Taken from the Business Support Helpline Facebook page - information provided by Companies House
Working for someone else usually means regular holidays, limited responsibility and a guaranteed income. On paper, sticking to paid employment might look like the sensible option. Starting your own business can bring long hours, irregular income and greater responsibility.
Before taking the plunge, it can make sense to try it on a part-time basis. This way you can continue to have a regular income and test the water before you dive in. Some well-known companies began their lives as side-projects, nurtured in bedrooms and garages during evenings and weekends.
Although holding down two jobs can be stressful and difficult to balance, it will give you a clear indication as to whether you have the determination to succeed.
It’s advisable to read your current employment contract before making the decision to start a part-time business. Are there any clauses in your contract that state you’re unable to start your own business? Are there restrictions on the type of business or timescales? What about a conflict of interest?
Many organisations now use restrictive covenants. These prohibit you from competing with your ex-employer for a certain period after you have left the business. They can also prevent you from dealing with customers of the business by using knowledge gained during your employment. If your new venture is totally unrelated to your current role this shouldn’t be a problem, but it’s best to read those clauses carefully before you proceed.
Next, you should decide whether to tell your employer or colleagues. It can be difficult to stop those Chinese whispers. News travels fast and the knowledge that you’re running your own business or thinking of moving on can sour relations. This can make your last few months at work uncomfortable. If you choose to discuss your plans with your employer, they could become a source of encouragement or work. It depends on your circumstances and it’s your decision.
Most businesses will start out as either a sole trader, a limited company or a partnership. Each structure will have its own unique properties and benefits. Seeking professional advice to decide which is right for you is an important consideration. It’s possible to start off with one structure and move to another one. For example, a sole trader can change to a limited company.
Starting out as a sole trader is a popular choice because it’s quick and easy to start and set up, with minimal costs. Many businesses change their structure as they expand and grow. Starting or becoming a limited company can bring increased tax-efficiency, as well as limited liability. Another key benefit of starting or becoming a limited company is the image in the eyes of your customers. Incorporation may give you more of a professional edge by showing everyone that you have a legitimate setup.
If you choose to become a limited company, you might not want to start trading straight away. With that in mind, you can set up a dormant company so you will be ready to trade at short notice. A dormant company is one that has been registered with Companies House but is not carrying out any kind of business activity or receiving any form of income.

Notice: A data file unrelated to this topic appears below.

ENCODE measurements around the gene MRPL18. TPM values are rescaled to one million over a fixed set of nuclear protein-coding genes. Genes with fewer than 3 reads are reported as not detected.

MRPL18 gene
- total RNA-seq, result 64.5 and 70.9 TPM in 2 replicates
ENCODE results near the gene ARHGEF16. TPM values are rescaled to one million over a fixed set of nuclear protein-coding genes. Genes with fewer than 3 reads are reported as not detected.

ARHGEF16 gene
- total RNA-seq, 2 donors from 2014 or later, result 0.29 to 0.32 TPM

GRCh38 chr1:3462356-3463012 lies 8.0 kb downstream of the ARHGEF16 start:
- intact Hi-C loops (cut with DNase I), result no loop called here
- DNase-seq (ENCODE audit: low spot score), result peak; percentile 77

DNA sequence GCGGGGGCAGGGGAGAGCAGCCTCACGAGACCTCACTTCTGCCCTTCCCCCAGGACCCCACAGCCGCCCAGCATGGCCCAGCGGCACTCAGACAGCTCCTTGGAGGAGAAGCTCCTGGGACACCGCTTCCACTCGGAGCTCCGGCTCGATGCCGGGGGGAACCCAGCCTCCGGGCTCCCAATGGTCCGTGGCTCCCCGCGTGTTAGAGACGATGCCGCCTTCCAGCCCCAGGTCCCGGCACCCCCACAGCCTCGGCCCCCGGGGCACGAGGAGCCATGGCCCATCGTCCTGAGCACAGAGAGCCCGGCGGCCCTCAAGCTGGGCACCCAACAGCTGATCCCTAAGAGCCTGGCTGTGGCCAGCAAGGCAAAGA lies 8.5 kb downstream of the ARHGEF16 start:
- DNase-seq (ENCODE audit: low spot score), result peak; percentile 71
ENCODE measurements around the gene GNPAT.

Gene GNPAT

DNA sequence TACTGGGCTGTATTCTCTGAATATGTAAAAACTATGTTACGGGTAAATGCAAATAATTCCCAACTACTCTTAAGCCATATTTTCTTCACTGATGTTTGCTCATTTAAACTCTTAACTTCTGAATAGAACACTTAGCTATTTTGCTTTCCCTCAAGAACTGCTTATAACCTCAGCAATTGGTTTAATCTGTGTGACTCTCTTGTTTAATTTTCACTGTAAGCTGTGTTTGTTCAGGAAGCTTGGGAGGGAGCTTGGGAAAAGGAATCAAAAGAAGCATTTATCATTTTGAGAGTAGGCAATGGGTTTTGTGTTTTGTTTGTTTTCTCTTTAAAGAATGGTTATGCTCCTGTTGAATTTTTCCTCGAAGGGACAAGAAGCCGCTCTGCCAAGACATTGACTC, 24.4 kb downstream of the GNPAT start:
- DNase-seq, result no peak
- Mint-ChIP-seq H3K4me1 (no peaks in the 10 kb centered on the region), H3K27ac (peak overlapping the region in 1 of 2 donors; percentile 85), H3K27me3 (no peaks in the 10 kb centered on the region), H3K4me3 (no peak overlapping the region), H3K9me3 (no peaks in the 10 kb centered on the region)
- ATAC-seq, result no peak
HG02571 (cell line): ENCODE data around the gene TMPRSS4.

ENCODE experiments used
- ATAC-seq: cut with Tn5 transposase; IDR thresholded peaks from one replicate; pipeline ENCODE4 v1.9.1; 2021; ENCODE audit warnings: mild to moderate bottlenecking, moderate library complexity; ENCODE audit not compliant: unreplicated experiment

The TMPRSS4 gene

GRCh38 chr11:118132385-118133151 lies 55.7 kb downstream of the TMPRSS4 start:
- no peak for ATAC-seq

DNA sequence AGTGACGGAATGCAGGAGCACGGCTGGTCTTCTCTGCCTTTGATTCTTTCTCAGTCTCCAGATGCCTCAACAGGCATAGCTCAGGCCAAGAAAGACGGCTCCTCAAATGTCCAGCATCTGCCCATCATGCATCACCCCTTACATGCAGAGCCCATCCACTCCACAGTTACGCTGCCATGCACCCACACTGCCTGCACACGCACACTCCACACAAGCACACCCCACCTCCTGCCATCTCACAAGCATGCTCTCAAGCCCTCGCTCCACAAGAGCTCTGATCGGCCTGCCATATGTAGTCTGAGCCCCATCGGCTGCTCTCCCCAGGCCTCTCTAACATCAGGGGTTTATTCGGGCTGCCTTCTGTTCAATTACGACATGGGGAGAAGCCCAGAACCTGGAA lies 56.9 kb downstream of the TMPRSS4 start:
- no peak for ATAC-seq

A company can remain dormant for any length of time, but you have some statutory obligations to keep the company active. This includes submitting annual filings and dormant accounts. You must also report changes to company details and keep records up-to-date and available for public inspection. You can set up a company a few months or even years before you intend to trade.
You can find out more about setting up a limited company and director’s responsibilities below.
These days, you can operate a business from just about anywhere. All you need is a great idea, a WiFi connection and determination. Many well-known companies started out as concepts, conjured up in the minds of their founders. Figments of imagination turned into reality.
Tristram Mayhew was working in communications for General Electric. On holiday in the Auvergne with his wife and six-month old baby, they came across a French family swinging through the trees. Already thinking about stepping off the corporate ladder, Tristram saw an opportunity to start a business in tune with their own values. Planning the venture for some months, they seized the moment, quit their London jobs and started Go Ape.
Pippa Murray developed her company Pip & Nut by making the all-natural nut butter in her kitchen and selling at market stalls on the weekend. Working as a project manager for the Science Museum, she thought of the concept for Pip & Nut whilst training for a marathon.
Another successful small business-owner is Karen Riddick. The creator of Second Nature, based in Dumfries, Scotland. Karen left her day job after 16 years of employment with the Scottish Environmental Protection Agency, when her FairTrade home furnishings company started to take off.
When is the right time to quit your job and go full time on your new venture? It’s probably once you’ve proven that you can deliver a product or service that customers want.